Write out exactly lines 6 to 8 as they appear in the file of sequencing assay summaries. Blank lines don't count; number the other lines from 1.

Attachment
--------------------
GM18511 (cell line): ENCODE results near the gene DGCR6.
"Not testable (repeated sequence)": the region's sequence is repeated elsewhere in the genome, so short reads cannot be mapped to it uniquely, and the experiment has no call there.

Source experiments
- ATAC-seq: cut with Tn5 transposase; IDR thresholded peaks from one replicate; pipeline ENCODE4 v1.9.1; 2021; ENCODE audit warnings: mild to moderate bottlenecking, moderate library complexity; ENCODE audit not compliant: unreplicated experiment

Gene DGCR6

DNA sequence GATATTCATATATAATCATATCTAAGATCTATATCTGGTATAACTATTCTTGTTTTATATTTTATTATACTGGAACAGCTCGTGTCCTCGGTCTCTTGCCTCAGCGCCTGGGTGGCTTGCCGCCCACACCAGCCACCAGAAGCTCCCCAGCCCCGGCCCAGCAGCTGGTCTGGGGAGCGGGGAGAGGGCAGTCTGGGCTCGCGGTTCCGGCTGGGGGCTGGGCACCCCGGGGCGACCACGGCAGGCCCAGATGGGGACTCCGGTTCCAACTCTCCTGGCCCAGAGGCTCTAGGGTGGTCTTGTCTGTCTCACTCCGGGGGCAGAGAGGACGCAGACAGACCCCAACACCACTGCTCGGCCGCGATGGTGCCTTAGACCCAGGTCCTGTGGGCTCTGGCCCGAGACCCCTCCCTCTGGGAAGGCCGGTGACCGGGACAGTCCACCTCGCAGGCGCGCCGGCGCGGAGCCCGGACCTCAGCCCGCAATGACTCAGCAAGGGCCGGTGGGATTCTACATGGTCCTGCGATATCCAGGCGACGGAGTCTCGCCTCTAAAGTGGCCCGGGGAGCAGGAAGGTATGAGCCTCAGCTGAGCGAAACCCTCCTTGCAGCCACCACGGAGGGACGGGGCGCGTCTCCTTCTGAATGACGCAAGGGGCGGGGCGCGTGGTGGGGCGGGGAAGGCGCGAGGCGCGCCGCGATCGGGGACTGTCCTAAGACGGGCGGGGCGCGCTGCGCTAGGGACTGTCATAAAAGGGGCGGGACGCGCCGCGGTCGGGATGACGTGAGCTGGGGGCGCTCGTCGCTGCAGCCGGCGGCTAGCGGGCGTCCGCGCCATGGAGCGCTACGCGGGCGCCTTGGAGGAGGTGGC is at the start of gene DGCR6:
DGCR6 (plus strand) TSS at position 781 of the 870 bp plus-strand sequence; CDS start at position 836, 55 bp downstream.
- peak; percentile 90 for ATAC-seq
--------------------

DNA sequence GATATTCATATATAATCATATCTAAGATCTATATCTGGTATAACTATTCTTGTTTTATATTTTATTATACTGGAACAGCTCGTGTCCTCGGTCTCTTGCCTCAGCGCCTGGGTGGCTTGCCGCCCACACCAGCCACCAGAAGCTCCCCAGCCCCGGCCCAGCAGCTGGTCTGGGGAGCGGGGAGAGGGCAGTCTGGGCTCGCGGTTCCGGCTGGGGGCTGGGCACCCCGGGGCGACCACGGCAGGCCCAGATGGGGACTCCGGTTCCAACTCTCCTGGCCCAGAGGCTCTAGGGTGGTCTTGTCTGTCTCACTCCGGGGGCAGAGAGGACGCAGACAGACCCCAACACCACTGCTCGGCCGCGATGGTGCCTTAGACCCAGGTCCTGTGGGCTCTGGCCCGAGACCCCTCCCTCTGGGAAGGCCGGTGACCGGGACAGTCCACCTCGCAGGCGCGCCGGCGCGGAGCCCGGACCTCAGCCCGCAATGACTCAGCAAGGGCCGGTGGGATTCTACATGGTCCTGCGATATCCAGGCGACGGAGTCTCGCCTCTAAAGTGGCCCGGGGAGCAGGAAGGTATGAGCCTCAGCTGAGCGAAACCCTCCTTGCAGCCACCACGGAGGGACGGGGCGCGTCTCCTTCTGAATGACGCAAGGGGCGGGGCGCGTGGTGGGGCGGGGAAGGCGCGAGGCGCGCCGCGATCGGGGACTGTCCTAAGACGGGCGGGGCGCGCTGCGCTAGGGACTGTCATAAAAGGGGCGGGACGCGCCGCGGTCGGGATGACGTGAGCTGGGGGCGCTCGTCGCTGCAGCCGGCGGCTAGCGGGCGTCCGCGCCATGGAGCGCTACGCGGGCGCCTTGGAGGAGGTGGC is at the start of gene DGCR6:
DGCR6 (plus strand) TSS at position 781 of the 870 bp plus-strand sequence; CDS start at position 836, 55 bp downstream.
- peak; percentile 90 for ATAC-seq